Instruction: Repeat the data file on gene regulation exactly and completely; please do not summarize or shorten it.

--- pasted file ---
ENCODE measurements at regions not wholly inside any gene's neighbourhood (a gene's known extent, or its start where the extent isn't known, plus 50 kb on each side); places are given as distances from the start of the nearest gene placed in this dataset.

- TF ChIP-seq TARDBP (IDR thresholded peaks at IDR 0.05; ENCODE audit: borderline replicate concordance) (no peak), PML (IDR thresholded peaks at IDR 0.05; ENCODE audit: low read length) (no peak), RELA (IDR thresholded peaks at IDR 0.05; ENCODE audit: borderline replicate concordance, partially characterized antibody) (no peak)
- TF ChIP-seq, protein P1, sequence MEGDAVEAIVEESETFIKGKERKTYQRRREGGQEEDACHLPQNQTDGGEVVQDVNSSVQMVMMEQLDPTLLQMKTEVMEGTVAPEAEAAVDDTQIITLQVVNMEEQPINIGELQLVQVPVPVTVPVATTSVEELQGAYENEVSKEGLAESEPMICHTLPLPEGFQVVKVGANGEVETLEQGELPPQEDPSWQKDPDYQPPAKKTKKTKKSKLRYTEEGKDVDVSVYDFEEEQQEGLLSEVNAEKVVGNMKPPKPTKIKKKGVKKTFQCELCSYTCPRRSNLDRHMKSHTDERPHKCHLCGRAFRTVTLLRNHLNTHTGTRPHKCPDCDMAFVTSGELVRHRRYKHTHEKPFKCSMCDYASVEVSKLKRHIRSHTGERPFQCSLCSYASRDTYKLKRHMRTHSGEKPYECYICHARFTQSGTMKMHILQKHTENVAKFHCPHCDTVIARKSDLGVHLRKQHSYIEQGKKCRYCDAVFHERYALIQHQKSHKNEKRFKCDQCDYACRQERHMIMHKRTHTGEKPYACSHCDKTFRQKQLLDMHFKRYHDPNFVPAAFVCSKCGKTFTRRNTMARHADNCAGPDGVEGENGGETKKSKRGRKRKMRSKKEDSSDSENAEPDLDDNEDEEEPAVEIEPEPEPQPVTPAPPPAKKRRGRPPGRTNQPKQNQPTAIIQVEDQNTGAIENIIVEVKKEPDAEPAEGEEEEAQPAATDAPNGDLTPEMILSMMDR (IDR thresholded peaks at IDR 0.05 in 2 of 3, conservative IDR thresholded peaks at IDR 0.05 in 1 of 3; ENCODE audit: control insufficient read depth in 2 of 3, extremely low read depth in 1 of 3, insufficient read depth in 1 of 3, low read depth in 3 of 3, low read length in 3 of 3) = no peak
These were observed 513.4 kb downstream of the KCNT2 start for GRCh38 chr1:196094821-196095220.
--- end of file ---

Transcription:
ENCODE measurements at regions not wholly inside any gene's neighbourhood (a gene's known extent, or its start where the extent isn't known, plus 50 kb on each side); places are given as distances from the start of the nearest gene placed in this dataset.

- TF ChIP-seq TARDBP (IDR thresholded peaks at IDR 0.05; ENCODE audit: borderline replicate concordance) (no peak), PML (IDR thresholded peaks at IDR 0.05; ENCODE audit: low read length) (no peak), RELA (IDR thresholded peaks at IDR 0.05; ENCODE audit: borderline replicate concordance, partially characterized antibody) (no peak)
- TF ChIP-seq, protein P1, sequence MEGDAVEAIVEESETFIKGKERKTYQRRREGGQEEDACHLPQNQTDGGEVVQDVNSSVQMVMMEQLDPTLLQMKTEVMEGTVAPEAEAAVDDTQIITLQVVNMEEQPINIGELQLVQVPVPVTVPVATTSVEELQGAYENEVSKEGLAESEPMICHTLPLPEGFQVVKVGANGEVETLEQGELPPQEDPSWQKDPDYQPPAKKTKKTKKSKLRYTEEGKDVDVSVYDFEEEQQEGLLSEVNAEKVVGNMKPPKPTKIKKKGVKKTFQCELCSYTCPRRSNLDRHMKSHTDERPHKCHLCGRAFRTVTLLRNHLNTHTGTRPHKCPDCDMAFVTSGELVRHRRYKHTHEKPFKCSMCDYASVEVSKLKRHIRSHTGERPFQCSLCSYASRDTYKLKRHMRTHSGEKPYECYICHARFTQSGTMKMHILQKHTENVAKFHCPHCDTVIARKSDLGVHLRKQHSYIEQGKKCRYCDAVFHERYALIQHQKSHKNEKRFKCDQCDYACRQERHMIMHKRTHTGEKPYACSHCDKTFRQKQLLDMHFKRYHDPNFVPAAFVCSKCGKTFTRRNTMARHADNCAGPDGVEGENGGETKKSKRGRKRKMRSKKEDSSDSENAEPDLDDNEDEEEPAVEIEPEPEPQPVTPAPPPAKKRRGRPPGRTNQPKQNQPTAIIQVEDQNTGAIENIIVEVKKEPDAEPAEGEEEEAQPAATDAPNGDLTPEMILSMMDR (IDR thresholded peaks at IDR 0.05 in 2 of 3, conservative IDR thresholded peaks at IDR 0.05 in 1 of 3; ENCODE audit: control insufficient read depth in 2 of 3, extremely low read depth in 1 of 3, insufficient read depth in 1 of 3, low read depth in 3 of 3, low read length in 3 of 3) = no peak
These were observed 513.4 kb downstream of the KCNT2 start for GRCh38 chr1:196094821-196095220.